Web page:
Johnny Miller shares 5 basic moves for elite ball striking

johnny miller hits a tee shot during the masters

Johnny Miller is one of the greatest ball strikers of all time.

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Golf instruction is ever-evolving, but the best advice stands the test of time. In’s new series, Timeless Tips, we’re highlighting some of the greatest advice teachers and players have dispensed in the pages of GOLF Magazine. Today, Johnny Miller shares five keys for ball striking from our September 1976 issue. For unlimited access to the full GOLF Magazine digital archive, join InsideGOLF today; you’ll enjoy $140 of value for only $39.99/year.

There are few golfers in the game’s history who have struck the ball as well as Johnny Miller. During his prime, no one could match his ball-striking prowess.

And Miller did not let his ball-striking acumen go to waste. During a five-year run starting in 1971, Miller won 18 times on Tour, including two major titles. Oh yeah, and he shot a final-round 63 at Oakmont.

When it comes to ball striking, there aren’t many legends you’d rather learn from than Miller — and in today’s edition of Timeless Tips, we do just that. Read on below for Miller’s five keys for better ball striking from the September 1976 issue of GOLF Magazine.

5 keys for ball striking

1. One-piece takeaway

The importance of moving everything away together in the takeaway is that it gets the whole left side into action so that it will swing by the firmly planted right leg. Because you established the position of the right leg at address, you don’t have to think about it during the swing.

2. Early set

The early cocking action sets up the late release. But equally important is the fact that the wrists have to cock somewhere and when they do, they must cock without disturbing the angle in the left wrist. Otherwise, the clubface will not be maintained in a square position. It is not only more natural to set the hands early, it is far easier to do than the late cocking, because the club is still in front of you in the early set and the club is traveling so much slower at this early stage of the backswing than toward the end of the backswing.

3. Hinging the arm and wrist

Winding up the right arm and wrist is essential in just about all athletic action and golf is no exception. The setting of the right hand so that the shaft points over the tip of the right shoulder, however, is also vital, because it ensures you’re swinging in the right plane.

4. Knees into the downswing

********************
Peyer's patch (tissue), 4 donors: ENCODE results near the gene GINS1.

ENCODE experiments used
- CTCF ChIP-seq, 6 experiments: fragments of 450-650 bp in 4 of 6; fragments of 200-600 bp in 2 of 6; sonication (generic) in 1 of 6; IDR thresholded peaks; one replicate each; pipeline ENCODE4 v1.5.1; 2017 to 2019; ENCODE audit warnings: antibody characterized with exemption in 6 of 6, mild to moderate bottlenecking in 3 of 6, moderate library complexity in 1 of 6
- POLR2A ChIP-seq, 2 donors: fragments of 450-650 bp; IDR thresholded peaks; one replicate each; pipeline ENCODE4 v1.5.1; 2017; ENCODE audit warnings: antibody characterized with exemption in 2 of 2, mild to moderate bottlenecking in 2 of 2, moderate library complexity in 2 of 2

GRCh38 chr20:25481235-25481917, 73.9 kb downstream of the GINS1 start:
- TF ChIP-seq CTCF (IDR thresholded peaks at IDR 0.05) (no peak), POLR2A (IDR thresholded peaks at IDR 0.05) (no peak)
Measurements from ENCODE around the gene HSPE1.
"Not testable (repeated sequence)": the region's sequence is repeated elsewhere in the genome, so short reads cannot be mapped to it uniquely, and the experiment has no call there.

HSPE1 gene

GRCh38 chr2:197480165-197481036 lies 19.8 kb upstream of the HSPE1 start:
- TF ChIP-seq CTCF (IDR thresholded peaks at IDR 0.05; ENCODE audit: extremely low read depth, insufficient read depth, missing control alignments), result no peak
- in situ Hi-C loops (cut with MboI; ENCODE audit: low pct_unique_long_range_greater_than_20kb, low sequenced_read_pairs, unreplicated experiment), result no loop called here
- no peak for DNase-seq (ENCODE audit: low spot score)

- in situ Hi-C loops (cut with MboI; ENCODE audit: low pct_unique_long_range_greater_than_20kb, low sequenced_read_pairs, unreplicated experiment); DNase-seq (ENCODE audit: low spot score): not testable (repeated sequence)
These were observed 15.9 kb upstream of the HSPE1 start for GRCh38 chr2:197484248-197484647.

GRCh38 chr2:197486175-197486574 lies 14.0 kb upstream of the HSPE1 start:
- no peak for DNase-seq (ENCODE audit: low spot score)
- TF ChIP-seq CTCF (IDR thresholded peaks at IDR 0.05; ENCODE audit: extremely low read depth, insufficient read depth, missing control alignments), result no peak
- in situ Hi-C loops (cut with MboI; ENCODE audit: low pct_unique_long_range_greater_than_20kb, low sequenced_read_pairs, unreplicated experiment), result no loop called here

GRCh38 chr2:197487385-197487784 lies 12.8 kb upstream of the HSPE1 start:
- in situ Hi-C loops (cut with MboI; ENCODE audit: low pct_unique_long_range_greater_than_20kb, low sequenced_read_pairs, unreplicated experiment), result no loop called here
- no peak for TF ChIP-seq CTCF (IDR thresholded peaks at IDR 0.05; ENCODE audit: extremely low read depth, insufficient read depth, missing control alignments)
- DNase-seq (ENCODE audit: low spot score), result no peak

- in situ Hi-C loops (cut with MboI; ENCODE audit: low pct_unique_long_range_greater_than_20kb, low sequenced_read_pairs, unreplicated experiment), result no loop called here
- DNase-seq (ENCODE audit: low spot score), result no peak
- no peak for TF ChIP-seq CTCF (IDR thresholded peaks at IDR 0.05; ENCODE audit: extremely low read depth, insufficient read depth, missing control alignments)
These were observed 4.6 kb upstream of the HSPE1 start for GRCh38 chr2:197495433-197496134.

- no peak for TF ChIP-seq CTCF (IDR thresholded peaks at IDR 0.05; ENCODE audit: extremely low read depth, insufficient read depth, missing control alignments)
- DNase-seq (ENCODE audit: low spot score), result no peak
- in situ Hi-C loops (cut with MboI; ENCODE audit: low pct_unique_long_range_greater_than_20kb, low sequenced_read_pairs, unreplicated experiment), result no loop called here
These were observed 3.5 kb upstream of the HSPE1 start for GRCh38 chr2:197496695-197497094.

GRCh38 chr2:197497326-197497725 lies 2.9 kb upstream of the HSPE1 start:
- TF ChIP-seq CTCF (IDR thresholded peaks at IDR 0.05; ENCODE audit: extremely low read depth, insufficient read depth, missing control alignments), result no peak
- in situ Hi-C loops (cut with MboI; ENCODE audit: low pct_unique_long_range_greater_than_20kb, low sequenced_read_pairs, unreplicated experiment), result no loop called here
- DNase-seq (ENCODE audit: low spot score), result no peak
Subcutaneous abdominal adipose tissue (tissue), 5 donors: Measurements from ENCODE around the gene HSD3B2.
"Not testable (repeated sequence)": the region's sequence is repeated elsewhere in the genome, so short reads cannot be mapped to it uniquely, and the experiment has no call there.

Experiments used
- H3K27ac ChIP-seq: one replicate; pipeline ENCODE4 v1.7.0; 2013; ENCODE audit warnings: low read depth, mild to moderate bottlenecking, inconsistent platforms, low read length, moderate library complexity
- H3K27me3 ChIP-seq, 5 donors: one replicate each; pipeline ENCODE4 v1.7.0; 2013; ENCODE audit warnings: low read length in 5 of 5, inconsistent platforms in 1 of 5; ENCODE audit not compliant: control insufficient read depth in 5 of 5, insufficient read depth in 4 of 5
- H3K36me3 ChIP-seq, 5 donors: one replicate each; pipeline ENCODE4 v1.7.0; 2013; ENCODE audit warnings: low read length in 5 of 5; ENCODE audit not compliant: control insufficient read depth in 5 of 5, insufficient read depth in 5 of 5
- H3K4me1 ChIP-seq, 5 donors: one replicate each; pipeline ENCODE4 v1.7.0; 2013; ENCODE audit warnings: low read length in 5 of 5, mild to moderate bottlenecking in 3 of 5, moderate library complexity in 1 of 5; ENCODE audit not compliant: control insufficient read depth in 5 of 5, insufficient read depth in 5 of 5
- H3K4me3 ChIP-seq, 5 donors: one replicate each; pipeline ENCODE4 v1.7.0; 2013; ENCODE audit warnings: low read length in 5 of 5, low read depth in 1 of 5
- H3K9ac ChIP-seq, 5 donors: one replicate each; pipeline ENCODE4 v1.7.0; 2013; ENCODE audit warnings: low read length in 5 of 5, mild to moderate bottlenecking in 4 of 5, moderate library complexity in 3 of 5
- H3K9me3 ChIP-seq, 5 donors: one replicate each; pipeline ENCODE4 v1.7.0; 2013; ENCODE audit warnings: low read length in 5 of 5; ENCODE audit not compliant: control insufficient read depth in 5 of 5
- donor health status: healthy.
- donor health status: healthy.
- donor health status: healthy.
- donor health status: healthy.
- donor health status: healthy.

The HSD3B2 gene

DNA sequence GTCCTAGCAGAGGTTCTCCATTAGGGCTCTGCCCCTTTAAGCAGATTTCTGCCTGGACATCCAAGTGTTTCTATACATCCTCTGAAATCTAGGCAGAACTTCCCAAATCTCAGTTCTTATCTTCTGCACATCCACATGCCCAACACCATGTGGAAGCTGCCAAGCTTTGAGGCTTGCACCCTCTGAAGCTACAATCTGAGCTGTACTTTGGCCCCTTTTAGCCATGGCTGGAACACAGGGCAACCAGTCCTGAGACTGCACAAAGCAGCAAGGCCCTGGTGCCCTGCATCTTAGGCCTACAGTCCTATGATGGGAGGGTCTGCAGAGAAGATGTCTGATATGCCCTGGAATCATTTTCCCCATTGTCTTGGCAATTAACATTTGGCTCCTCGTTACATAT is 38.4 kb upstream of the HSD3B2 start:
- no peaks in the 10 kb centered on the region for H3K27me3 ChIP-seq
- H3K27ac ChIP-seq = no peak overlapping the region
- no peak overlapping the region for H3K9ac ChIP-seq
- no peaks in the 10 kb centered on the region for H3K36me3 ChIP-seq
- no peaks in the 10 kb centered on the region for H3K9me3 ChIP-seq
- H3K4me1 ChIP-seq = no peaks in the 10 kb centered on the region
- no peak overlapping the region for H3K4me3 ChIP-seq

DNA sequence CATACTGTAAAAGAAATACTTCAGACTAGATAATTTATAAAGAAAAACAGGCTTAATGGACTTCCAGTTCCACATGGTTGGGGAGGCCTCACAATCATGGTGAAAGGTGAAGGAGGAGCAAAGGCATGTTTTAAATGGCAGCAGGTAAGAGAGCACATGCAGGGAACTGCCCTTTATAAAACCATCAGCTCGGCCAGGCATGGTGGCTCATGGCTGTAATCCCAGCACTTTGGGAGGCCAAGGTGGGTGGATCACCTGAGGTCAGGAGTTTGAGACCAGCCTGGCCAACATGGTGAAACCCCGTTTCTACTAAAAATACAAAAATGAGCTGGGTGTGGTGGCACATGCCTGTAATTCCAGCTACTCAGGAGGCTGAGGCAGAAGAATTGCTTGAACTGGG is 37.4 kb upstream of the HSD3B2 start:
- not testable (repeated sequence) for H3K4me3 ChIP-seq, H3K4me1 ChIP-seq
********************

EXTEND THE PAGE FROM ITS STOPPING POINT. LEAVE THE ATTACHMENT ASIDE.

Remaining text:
Working on the knees as the first move in the downswing accomplishes many things. The pull of the left knee toward the target transfers the weight to the left foot and establishes a firmly planted left leg. It initiates the clearing action of the hips to the left. It also starts the uncoiling of the left side, initiating the pulling action from the left side and arm and continuing into a backhand hit with the left hand. It also pulls the still cocked right arm down into the hitting area where the release in the angles in the right arm and wrist will take place. The drive of the right knee adds considerably to power and is an added force to the clearing action of the left side.

5. Release the angles

There’s no doubt in my mind that the right hand and arm have to hit and hit hard. I’m firmly convinced, too, that there are more problems caused by inactive right arms and wrists or by right arms and wrists where the angles are never released than practically anything else in the golf swing. The only provision is that the left side has to pull down first — then you can release the angles as hard as you like.

When I work on my own golf swing, these are the basic moves that I work on. And here I would like to make another point. It’s no good working on these moves out of order.

The golf swing is a sequential affair; one thing leads to another. So it’s no good working on your takeaway if your address position is wrong. It’s no good working on setting the angles if your takeaway or early set is bad. But work on it in order from the address, through the systematic setup to the five basic moves, and you’ll build and build.

Zephyr Melton Editor

Zephyr Melton is an assistant editor for where he spends his days blogging, producing and editing. Prior to joining the team at GOLF, he attended the University of Texas followed by stops with the Texas Golf Association, Team USA, the Green Bay Packers and the PGA Tour. He assists on all things instruction and covers amateur and women’s golf. He can be reached at